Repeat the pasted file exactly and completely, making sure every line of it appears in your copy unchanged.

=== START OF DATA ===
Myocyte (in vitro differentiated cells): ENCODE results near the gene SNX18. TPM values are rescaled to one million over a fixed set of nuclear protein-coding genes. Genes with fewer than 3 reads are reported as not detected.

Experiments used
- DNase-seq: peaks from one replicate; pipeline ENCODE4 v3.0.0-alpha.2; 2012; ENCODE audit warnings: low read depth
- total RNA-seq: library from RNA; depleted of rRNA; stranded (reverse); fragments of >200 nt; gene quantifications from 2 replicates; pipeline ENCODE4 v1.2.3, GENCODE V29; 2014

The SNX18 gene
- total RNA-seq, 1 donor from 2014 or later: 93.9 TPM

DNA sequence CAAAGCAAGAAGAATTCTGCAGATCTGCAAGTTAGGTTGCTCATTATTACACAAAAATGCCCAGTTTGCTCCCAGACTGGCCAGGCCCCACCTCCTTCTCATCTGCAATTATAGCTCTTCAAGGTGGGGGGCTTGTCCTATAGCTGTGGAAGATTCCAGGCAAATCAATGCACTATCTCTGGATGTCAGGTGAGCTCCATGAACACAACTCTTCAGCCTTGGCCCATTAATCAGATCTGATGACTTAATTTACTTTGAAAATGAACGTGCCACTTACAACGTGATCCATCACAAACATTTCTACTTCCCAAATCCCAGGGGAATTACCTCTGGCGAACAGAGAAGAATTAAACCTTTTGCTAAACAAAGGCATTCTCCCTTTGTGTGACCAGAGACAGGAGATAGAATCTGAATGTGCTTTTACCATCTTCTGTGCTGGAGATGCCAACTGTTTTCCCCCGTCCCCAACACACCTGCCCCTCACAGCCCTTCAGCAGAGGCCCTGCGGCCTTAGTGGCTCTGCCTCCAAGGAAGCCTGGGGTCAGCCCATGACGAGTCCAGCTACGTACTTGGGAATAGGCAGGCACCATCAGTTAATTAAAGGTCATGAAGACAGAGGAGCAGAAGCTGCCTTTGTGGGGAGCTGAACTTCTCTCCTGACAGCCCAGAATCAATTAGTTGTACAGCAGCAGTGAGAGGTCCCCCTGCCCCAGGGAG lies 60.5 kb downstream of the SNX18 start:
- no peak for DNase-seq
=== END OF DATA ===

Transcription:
Myocyte (in vitro differentiated cells): ENCODE results near the gene SNX18. TPM values are rescaled to one million over a fixed set of nuclear protein-coding genes. Genes with fewer than 3 reads are reported as not detected.

Experiments used
- DNase-seq: peaks from one replicate; pipeline ENCODE4 v3.0.0-alpha.2; 2012; ENCODE audit warnings: low read depth
- total RNA-seq: library from RNA; depleted of rRNA; stranded (reverse); fragments of >200 nt; gene quantifications from 2 replicates; pipeline ENCODE4 v1.2.3, GENCODE V29; 2014

The SNX18 gene
- total RNA-seq, 1 donor from 2014 or later: 93.9 TPM

DNA sequence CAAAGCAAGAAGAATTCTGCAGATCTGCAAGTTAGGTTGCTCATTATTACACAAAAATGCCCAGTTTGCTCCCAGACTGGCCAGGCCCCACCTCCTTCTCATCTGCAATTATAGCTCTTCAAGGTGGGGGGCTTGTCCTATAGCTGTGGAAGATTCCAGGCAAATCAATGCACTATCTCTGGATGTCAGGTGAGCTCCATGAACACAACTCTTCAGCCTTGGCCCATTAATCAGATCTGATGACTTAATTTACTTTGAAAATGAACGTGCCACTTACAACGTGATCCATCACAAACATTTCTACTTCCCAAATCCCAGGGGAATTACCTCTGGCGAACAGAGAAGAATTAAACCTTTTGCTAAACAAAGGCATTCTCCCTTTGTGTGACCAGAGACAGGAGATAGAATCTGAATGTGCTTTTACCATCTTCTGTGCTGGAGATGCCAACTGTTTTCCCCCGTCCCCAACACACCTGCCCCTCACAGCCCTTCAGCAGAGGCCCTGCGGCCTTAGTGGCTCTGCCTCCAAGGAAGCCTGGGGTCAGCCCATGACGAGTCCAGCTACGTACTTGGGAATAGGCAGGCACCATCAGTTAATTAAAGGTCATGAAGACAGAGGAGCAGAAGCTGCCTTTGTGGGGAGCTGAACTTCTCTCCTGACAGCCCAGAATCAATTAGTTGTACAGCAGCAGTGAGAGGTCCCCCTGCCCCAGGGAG lies 60.5 kb downstream of the SNX18 start:
- no peak for DNase-seq